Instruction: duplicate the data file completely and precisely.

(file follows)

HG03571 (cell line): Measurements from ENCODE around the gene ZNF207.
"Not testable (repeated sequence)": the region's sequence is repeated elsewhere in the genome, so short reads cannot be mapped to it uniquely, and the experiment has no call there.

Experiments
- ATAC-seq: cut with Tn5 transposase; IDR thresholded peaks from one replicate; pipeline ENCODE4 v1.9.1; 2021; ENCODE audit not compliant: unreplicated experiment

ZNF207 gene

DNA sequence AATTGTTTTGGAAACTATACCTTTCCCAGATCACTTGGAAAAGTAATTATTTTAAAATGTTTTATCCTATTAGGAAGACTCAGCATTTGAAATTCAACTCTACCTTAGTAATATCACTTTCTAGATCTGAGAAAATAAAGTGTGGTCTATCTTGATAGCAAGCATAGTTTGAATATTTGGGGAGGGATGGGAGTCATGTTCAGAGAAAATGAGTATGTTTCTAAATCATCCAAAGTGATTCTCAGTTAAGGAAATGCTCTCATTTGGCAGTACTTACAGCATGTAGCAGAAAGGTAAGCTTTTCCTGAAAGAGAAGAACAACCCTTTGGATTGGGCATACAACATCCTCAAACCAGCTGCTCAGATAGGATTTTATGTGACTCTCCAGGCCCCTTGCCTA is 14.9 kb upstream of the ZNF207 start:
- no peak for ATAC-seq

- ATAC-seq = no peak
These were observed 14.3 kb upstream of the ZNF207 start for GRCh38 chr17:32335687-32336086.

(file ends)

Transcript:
HG03571 (cell line): Measurements from ENCODE around the gene ZNF207.
"Not testable (repeated sequence)": the region's sequence is repeated elsewhere in the genome, so short reads cannot be mapped to it uniquely, and the experiment has no call there.

Experiments
- ATAC-seq: cut with Tn5 transposase; IDR thresholded peaks from one replicate; pipeline ENCODE4 v1.9.1; 2021; ENCODE audit not compliant: unreplicated experiment

ZNF207 gene

DNA sequence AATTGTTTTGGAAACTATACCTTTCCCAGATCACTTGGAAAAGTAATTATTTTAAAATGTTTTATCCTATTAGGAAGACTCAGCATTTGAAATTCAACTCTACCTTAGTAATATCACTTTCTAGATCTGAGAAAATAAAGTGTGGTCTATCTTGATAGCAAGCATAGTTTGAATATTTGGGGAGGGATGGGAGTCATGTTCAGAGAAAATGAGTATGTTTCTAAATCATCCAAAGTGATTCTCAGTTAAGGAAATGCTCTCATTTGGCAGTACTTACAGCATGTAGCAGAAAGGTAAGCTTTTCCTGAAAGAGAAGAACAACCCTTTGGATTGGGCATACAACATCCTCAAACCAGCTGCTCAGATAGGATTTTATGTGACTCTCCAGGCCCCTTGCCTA is 14.9 kb upstream of the ZNF207 start:
- no peak for ATAC-seq

- ATAC-seq = no peak
These were observed 14.3 kb upstream of the ZNF207 start for GRCh38 chr17:32335687-32336086.